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41. The National Catholic Bioethics Quarterly: Volume > 10 > Issue: 2
John M. Travaline, M.D., F.A.C.P. Medicine
42. The National Catholic Bioethics Quarterly: Volume > 10 > Issue: 2
John B. Shea, M.D. Only a Cell
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It is important to know as precisely as possible when a human being comes into existence. This can occur in ordinary circumstances after sexual intercourse. It can also occur in a nonsexual manner by various types of cloning and genetic engineering techniques and in naturally occurring monozygotic identical twining in vivo. Many scientists and physicians, in an effort to avoid being accused of abuse of human embryos in their research and in the practice of abortion, have falsified the facts about human conception for many years throughout the world, creating moral confusion and error. This essay is meant to clarify this situation. National Catholic Bioethics Quarterly 10.2 (Summer 2010): 251–256.
43. The National Catholic Bioethics Quarterly: Volume > 10 > Issue: 3
Richard M. Doerflinger Washington Insider
44. The National Catholic Bioethics Quarterly: Volume > 10 > Issue: 3
David T. Reiber The Morality of Artificial Womb Technology
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This paper explores the concept of ectogenesis in both the partial and the complete forms and argues for the moral permissibility of artificial womb technology in some restricted contexts. The author proposes that artificial wombs could licitly be employed for the purpose of saving the lives of infants born at very young gestational ages either by miscarriage or by delivery induced for very serious medical reasons. The author also proposes that artificial womb technology may be licitly used for the rescue of embryos created through in vitro fertilization and subsequently abandoned by their parents, but the technology would have no ethical application when used electively. National Catholic Bioethics Quarterly 10.3 (Autumn 2010): 515–528.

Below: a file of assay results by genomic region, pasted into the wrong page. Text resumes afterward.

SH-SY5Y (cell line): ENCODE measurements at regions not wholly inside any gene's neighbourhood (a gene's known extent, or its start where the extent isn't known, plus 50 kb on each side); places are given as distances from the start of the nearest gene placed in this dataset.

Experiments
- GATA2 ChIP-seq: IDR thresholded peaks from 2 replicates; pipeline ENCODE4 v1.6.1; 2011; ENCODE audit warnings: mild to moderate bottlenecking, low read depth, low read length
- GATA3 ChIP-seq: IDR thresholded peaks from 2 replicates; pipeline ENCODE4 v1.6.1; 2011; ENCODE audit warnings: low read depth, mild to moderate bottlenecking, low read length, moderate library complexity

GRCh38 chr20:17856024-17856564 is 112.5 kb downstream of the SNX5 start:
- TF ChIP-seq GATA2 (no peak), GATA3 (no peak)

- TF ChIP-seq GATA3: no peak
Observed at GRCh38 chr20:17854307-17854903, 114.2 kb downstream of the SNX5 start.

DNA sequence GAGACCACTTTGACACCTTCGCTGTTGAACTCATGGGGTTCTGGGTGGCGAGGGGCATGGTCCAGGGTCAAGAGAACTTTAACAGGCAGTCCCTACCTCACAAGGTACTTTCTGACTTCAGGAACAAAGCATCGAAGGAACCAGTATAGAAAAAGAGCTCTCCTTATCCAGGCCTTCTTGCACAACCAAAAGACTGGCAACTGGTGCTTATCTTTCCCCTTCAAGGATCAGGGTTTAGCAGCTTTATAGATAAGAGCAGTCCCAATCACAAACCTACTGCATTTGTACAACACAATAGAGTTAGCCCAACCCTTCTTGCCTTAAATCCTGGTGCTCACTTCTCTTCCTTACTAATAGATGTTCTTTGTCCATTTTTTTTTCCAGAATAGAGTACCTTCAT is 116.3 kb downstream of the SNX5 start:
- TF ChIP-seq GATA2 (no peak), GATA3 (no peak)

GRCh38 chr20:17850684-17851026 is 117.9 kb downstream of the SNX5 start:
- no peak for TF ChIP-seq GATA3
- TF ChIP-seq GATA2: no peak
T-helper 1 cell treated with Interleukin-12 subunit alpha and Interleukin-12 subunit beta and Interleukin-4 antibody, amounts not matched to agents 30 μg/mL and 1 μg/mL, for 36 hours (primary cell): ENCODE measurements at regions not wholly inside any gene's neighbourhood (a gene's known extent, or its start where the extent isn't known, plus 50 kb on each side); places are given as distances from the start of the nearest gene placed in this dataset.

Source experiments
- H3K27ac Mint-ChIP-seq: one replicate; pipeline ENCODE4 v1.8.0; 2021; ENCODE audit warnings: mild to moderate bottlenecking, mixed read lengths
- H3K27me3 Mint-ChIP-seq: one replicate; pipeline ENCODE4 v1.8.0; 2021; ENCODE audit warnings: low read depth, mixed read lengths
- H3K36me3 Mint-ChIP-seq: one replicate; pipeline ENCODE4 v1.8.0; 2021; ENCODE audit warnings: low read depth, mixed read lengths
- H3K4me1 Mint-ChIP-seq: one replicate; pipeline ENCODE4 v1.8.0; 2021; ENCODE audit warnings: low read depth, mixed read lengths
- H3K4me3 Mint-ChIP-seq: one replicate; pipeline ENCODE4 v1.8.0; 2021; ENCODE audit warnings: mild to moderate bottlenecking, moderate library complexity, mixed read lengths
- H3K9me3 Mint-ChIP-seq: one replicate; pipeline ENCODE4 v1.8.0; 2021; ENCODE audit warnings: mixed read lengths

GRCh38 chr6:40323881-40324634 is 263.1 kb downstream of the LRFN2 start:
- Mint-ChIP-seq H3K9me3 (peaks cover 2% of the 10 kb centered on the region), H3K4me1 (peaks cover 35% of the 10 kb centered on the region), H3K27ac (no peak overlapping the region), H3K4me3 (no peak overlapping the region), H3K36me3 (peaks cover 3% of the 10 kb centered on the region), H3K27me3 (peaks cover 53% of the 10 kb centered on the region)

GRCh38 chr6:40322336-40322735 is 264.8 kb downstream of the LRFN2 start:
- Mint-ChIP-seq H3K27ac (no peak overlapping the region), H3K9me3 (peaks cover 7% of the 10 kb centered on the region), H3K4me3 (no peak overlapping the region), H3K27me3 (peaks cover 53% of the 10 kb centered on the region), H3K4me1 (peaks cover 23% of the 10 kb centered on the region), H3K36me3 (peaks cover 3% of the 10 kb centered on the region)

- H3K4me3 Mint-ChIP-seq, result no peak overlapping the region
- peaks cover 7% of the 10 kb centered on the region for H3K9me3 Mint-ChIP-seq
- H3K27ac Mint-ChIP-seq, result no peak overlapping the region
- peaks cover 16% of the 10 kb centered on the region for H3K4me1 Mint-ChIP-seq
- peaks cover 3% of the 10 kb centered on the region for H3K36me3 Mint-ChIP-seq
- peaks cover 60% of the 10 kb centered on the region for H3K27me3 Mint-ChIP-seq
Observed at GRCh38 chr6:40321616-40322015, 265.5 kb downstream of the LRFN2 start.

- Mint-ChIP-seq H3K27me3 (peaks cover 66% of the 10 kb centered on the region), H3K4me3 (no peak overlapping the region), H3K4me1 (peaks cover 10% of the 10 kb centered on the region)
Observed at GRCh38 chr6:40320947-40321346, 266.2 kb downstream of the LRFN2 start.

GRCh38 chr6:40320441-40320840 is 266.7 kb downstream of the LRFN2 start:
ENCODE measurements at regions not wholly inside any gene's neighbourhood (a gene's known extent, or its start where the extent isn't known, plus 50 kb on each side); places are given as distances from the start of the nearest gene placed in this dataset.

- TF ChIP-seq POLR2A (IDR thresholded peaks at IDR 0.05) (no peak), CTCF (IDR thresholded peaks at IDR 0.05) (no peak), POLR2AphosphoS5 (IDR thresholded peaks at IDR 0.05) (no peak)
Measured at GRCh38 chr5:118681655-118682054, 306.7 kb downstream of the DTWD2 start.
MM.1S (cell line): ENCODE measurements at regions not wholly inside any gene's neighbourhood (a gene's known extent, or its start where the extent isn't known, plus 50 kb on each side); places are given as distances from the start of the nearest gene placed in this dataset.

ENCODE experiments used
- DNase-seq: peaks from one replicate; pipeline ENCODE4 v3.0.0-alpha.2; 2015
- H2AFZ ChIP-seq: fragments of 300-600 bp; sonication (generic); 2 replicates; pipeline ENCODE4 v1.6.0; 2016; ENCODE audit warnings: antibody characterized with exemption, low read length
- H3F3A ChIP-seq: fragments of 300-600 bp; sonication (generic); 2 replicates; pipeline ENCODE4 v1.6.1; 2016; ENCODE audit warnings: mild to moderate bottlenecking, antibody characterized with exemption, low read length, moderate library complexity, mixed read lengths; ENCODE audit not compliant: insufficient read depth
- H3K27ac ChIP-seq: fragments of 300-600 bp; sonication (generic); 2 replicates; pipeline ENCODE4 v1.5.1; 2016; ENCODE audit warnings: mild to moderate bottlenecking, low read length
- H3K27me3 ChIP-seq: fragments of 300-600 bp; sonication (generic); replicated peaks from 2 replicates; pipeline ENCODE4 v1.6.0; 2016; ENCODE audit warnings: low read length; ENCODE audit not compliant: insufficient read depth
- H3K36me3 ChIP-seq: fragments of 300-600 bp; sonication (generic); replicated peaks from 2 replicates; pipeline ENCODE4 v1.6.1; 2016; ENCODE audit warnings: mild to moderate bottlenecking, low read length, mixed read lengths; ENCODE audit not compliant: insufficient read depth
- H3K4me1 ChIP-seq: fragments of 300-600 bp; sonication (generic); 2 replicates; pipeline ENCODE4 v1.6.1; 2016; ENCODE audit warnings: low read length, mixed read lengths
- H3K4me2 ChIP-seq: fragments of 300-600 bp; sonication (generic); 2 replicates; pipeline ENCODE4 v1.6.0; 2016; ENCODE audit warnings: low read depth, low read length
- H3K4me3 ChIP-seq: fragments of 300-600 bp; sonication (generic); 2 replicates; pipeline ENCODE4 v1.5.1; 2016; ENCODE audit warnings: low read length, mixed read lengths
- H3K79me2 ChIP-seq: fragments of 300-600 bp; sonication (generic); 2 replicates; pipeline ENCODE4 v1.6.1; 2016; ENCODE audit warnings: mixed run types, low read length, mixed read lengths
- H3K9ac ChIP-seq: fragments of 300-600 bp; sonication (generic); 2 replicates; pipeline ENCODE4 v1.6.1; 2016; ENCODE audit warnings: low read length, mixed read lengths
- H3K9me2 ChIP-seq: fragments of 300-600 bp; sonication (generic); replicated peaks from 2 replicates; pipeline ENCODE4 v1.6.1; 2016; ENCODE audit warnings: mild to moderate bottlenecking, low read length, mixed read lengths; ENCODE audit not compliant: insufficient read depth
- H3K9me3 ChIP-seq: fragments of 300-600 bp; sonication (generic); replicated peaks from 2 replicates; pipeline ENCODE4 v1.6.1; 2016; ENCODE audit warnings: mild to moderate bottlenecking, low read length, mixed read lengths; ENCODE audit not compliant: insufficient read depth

45. The National Catholic Bioethics Quarterly: Volume > 10 > Issue: 3
Nicholas Tonti-Filippini Secularism and Loss of Consensus about the Diagnosis of Death
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This paper explores the determination of death as it pertains to ethical decisions about organ and tissue donation. The Church holds that death can be diagnosed on the basis of evidence showing the complete cessation of all brain function and the corresponding loss of integration of the body. On the basis of evidence presented by D. Alan Shewmon and others, influential secular bodies have rejected the integrationist view, arguing instead for a much more liberal view that a loss of spontaneous breathing and loss of consciousness are sufficient for a diagnosis of death; that is, some brain function may continue after death. New laws and guidelines in various countries are based on this mode-of-being view. The author defends the Church’s integrationist view, arguing that loss of all brain function means loss of integration in the intercommunicative sense that pertains to the separation of the life principle, or soul, from the body in death. National Catholic Bioethics Quarterly 10.3 (Autumn 2010): 491–514.
46. The National Catholic Bioethics Quarterly: Volume > 10 > Issue: 3
Greg F. Burke, MD, FACP Medicine
47. The National Catholic Bioethics Quarterly: Volume > 10 > Issue: 3
Patrick Guinan, MD Is Assisted Nutrition and Hydration Always Mandated?: The Persistent Vegetative State Differs from Dementia and Frailty